I sometimes meet with a group of would-be thinkers. As it turns out, so far as I can label any of them they’re all Humanists. Explicit, practicing, prostheletizing Humanists. I’ve fallen into remarkably similar circles before and eventually become a thorn to all parties concerned, though it’s usually been out of a combination of my own pride and a tremendous joy in poking arrogance in the eye. While I (deeply) enjoy sitting and discussing a topic with a group of people who think for themselves, I am finding a great similarity in the conspiratorial and oppressed feeling that groups of this sort enjoy.
I should say that throughout my life I have moved quite freely among Christian groups of many flavors (though, often not without being much less of a thorn). Speaking very generally, as of late – and I can’t tell if it is because of a changing political mood or perhaps the heightened level of fundy-ness of the particular groups I am near – there seethes beneath the surface of evangelical Christians a pervasive believe that Christians are somehow oppressed in the United States. Even as one who wishes to one day honestly wear the label of Christian (as opposed to one who bandies it about willy-nilly), I can only imagine that these people believe that they are oppressed because they are not permitted to do with the backing of the law anything they please. That because public schools still hire Muslims, because the government conspired to kill terry Schiavo, and because people insist upon teaching sex education that covers more than abstinence, that this Christian nation, this one nation under God, this city on a hill, is rapidly going the way of Sodom and Gomorrah.
Similarly, this particular group of 20 or so Humanists seems to believe that Fundamentalist Christians are quickly annihilating anything resembling social or intellectual freedom along with any separation between church and state. That intellectuals and thinkers are on the run, forced to endure the oppressive 50.5%, and if left unchecked we will soon reside in a totalitarian Theocracy.
What’s more, members of both groups speak with the same judgemental disdain for the members of the other. They recount lurid tales of the ignorant/faithless along with hurtful encounters and betrayals which lead into gross generalizations of the opposing group. And both groups think they are working for the good of everyone – if they would only accept that we are right!
And here I stand, a foot in each circle, not really belonging to either.
My beliefs fall nicely in line with the Reformed Church. But the image of Christianity in this nation at this time repulses be. Empty-headed regurgitators living the Contemporary Christian lifestyle (look like the world, act like the world, shop like the world, but know that despite your actions you’re really different) while bouncing between a feel-good church service where you will wear your piety on your sleeve for an hour on Sunday and a Wednesday night praise service that works you through the emotional gamut again and again so that when you leave you will know that you “felt the Spirit.” It’s not profound, but this is not the Christianity of the New Testament.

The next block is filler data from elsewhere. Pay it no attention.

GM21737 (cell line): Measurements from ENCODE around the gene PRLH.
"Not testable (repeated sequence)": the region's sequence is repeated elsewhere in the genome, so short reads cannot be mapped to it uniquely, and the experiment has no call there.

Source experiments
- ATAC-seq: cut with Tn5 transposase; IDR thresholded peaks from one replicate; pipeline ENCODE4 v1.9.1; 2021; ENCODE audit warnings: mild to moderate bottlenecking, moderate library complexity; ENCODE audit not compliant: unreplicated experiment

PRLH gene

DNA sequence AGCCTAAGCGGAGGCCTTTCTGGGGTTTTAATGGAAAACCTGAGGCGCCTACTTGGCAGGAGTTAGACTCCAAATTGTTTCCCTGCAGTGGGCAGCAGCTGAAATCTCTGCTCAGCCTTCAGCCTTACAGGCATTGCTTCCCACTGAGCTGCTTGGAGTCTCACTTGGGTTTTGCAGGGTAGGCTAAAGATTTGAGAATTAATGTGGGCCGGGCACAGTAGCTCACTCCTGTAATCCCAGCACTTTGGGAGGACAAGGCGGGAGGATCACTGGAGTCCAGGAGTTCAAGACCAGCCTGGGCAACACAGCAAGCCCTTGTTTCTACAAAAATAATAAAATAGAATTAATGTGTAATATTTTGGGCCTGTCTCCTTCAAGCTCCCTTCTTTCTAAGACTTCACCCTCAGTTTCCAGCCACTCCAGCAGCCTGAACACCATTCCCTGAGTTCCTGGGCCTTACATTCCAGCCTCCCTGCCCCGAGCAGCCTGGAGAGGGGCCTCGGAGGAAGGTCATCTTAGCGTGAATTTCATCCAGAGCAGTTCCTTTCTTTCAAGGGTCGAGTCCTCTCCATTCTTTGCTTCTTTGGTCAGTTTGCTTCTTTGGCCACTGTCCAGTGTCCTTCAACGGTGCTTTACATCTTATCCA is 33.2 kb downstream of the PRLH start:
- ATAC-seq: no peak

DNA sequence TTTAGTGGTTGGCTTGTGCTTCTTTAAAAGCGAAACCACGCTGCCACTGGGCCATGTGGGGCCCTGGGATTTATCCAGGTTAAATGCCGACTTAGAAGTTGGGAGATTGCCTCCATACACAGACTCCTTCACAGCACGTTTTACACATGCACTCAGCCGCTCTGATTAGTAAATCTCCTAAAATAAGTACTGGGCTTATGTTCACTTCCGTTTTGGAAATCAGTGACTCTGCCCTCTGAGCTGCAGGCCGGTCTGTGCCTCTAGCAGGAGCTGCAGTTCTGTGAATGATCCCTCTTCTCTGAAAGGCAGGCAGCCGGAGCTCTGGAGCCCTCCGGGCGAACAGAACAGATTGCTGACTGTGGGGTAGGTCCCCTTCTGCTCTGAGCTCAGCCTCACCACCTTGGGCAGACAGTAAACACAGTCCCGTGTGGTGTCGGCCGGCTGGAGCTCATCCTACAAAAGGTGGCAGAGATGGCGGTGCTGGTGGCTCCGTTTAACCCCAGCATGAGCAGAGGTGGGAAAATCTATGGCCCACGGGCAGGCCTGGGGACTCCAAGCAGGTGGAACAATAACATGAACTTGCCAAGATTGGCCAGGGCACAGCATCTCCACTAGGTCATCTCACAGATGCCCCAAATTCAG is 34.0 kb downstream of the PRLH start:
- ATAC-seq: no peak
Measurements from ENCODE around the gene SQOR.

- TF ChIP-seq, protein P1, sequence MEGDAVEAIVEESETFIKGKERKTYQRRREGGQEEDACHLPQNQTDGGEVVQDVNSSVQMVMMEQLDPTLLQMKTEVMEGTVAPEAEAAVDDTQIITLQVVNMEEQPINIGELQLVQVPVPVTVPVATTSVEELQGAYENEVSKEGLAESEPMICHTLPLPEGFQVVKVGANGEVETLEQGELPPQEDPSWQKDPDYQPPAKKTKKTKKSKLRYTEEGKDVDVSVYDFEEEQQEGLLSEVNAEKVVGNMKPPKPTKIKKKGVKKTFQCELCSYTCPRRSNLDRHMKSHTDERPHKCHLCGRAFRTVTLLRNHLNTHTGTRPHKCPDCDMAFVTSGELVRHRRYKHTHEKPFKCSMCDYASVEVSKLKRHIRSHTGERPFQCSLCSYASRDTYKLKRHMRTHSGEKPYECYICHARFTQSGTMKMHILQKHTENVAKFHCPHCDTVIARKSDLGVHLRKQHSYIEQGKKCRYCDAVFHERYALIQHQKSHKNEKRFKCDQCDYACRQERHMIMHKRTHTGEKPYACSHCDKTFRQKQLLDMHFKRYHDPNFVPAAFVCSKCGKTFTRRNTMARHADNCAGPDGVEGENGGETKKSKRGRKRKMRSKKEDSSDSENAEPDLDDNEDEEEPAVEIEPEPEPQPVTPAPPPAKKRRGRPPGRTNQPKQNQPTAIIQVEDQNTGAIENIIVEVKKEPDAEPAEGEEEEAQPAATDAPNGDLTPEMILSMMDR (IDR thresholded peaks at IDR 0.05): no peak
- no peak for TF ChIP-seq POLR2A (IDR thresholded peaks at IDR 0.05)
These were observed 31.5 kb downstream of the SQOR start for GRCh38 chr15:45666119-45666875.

Meanwhile, I believe. I have faith. And sometimes – sometimes – it moves. It moves so hard the it overcomes the inertia of my apathy and selfishness and arrogance and pride and raw self-centeredness and makes a tiny thump against something that is akin to the quantum forces in an empty beer can lining up and coming together from within to spontaneously bump it onto its side once every few millennia. And yet it happens. And I know this. And it’s real.
I know who God is and I believe who God is. God of the Hebrews and the Israelites, God of the New Testament that became flesh that suffered and died. God that moves in men. That dwells among us. That provides. That gives us the words that we cannot think of in a time of need. God that loves. God that forgives. God that pours out mercy upon the unforgivable. God that is person and personal. God that brings the most analytical stoic to tears.
So I cannot fathom standing with those who have cast their lot with Satre and Neitzche and Martin Gardner. Who are resigned to the notion that this is all there is. Not because I do not respect the process that has brought them to where they are, because I very much do and I quite enjoy their company, but because I cannot relate to where they reside or the ways that it influences them personally. It is an immeasurable task to grapple with the possibility that there really is nothing and that this life really is all there is. But somehow I think I may have emerged from this struggle with the tiniest, sickliest bit of faith. Or maybe my human-ness has grown tremendously in the fight. Or maybe the fight is ongoing.
And so I remain, not sitting on the fence but straddling it, one leg on either side, loath to loose my balance and be forced to tolerate time on either side.